The ‘Conference Review: Kickoff Workshop for Project MOSAIC’ article from the 2011-1 issue.
Project MOSAIC (http://www.mosaic-web.org) is a community of educators working to develop new ways of introducing modeling, statistics, computation and calculus to students in colleges and universities. The Institute for Mathematics and its Applications at the University of Minnesota hosted the kickoff workshop for Project MOSAIC from June 30–July 2, 2010.
The MOSAIC community helps educators share ideas and resources that will improve undergraduate teaching, and to develop a curricular and assessment infrastructure to support the dissemination and evaluation of these ideas and resources. Other goals of this NSF-funded project (0920350) are to develop important skills in students of science, technology, engineering, and mathematics that will be needed for their professional careers, with a particular focus on the integration of capacities in four main areas:
The ability to create useful and informative representations of real-world situations.
The analysis of variability that draws on our ability to quantify uncertainty and to draw logical inferences from observations and experiments.
The capacity to think algorithmically, to manage data on large scales, to visualize and interact with models, and to automate tasks for efficiency, accuracy, and reproducibility.
The traditional mathematical entry point for college and university students and a subject that still has the potential to provide important insights to today’s students.
The workshop, which spanned three days, provided an opportunity for educators to present curricular innovations that have already been developed, to discuss the overall organization of curricula that will effectively unify the four areas outlined above, and to establish strategic plans for Project MOSAIC. More than 30 people from nearly as many institutions attended.
R was featured as a computational environment for many of the presentations. These included examples of the use of R for teaching calculus (Danny Kaplan, Macalester College), resampling in the introductory statistics course (Nathan Tintle, Hope College), computer languages to support MOSAIC instruction (Randall Pruim, Calvin College), stock market simulation to better understand variability (Nicholas Horton, Smith College), statistical modeling for poets (Vittorio Addona, Macalester College), reproducible analysis (Nicholas Horton, Smith College) and the cost of information (Danny Kaplan, Macalester College)
Since the workshop, the project organizers have been scheduling M-Casts. These 20-minute webinars broadcast over the Internet on the 2nd, 4th, and 5th Friday of each month are designed to provide a quick and easy way for educators to share ideas, to get reactions from others, and to form collaborations. Recent R-related M-Casts include discussion of new differentiation and anti-differentiation operators in R for calculus, and using simulation in R to teach the logic of hypothesis tests. Future M-Casts are planned to encourage additional use of R as an environment for computation within mathematics, science, statistics and modeling courses.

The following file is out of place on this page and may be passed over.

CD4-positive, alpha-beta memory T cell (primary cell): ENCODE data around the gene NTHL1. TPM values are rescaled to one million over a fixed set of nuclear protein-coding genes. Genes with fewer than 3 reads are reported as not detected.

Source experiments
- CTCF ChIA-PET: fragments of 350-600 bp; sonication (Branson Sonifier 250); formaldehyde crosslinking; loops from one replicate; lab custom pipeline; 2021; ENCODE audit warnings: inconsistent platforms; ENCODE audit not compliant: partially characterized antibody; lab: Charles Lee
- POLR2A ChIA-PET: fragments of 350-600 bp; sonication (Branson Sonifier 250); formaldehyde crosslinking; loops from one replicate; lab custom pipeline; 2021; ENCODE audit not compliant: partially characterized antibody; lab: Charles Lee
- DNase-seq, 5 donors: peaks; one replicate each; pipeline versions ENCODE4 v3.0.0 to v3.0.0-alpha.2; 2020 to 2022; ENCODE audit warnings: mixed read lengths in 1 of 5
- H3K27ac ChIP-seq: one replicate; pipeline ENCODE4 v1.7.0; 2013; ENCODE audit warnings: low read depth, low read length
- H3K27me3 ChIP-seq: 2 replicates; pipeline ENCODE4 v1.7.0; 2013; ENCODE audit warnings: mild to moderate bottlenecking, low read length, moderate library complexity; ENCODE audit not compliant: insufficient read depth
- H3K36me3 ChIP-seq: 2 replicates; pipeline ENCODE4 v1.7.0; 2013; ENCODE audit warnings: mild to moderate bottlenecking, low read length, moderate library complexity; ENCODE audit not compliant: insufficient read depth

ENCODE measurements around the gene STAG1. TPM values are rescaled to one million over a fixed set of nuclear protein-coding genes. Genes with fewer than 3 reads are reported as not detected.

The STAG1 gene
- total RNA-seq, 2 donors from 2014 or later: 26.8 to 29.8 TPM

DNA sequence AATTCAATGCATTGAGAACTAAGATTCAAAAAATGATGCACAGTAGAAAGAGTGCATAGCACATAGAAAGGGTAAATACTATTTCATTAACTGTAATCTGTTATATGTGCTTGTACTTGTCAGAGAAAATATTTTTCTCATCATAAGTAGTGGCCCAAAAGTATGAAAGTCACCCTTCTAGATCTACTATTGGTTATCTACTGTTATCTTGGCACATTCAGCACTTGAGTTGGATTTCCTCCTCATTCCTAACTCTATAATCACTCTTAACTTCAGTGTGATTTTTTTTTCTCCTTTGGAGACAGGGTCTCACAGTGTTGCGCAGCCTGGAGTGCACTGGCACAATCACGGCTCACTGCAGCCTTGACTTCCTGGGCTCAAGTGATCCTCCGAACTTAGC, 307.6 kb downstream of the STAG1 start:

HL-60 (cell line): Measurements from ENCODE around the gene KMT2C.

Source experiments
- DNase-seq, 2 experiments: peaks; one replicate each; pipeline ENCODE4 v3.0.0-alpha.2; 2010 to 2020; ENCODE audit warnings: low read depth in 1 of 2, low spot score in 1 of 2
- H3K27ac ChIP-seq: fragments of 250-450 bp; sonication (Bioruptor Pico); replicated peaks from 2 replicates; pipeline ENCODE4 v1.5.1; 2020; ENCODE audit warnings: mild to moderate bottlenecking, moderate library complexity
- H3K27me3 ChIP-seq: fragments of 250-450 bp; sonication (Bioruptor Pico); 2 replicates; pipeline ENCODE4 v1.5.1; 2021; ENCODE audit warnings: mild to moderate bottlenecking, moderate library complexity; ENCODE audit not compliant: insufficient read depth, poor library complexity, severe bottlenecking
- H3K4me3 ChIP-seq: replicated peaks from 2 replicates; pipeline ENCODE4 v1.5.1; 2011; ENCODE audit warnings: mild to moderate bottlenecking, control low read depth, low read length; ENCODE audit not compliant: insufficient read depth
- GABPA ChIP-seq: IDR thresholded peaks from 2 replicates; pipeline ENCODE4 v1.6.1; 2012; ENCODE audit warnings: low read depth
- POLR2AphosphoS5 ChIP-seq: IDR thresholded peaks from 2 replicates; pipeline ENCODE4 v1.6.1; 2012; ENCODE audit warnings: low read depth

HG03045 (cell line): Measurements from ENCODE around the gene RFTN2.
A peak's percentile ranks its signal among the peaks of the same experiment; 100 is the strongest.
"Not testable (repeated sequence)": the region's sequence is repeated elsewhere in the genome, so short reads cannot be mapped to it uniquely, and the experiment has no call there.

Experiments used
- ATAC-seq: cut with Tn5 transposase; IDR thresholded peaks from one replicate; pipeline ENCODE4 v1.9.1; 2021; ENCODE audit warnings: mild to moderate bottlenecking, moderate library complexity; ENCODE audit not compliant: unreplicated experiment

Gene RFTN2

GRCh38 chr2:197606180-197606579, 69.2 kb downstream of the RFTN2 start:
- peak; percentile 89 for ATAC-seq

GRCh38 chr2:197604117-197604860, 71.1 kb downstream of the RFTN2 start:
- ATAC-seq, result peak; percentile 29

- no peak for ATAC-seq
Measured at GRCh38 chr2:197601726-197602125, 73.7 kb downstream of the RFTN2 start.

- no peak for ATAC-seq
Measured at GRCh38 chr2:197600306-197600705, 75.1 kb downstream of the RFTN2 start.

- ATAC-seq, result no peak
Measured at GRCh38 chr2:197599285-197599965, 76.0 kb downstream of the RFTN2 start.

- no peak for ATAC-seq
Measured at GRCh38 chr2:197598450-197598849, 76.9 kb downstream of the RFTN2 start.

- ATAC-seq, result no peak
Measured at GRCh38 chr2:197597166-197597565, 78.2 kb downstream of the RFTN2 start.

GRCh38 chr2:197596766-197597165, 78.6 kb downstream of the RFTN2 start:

To further promote and facilitate the use of R in these efforts, Project MOSAIC has developed the mosaic package, which is now available on CRAN. It includes a number of datasets and functions which work to clarify and simplify integration of computing and modeling in introductory and intermediate statistics courses. This package was used extensively as part of the May 2011 Project MOSAIC USCOTS (United States Conference on Teaching Statistics) pre-conference workshop on using R to teach statistics. A low-volume discussion list (r-users@mosaic-web.org) has been created. For more information or to subscribe, see the URL at http://mailman-mail5.webfaction.com/listinfo/r-users.
This article is converted from a Legacy LaTeX article using the texor package. The pdf version is the official version. To report a problem with the html, refer to CONTRIBUTE on the R Journal homepage.
Text and figures are licensed under Creative Commons Attribution CC BY 4.0. The figures that have been reused from other sources don't fall under this license and can be recognized by a note in their caption: "Figure from ...".
For attribution, please cite this work as
Horton, et al., "Conference Review: Kickoff Workshop for Project MOSAIC", The R Journal, 2011
BibTeX citation
@article{RJ-2011-1-mosaic, author = {Horton, Nicholas J. and Pruim, Randall and Kaplan, Danny}, title = {Conference Review: Kickoff Workshop for Project MOSAIC}, journal = {The R Journal}, year = {2011}, note = {https://rjournal.github.io/}, volume = {3}, issue = {1}, issn = {2073-4859}, pages = {78-78} }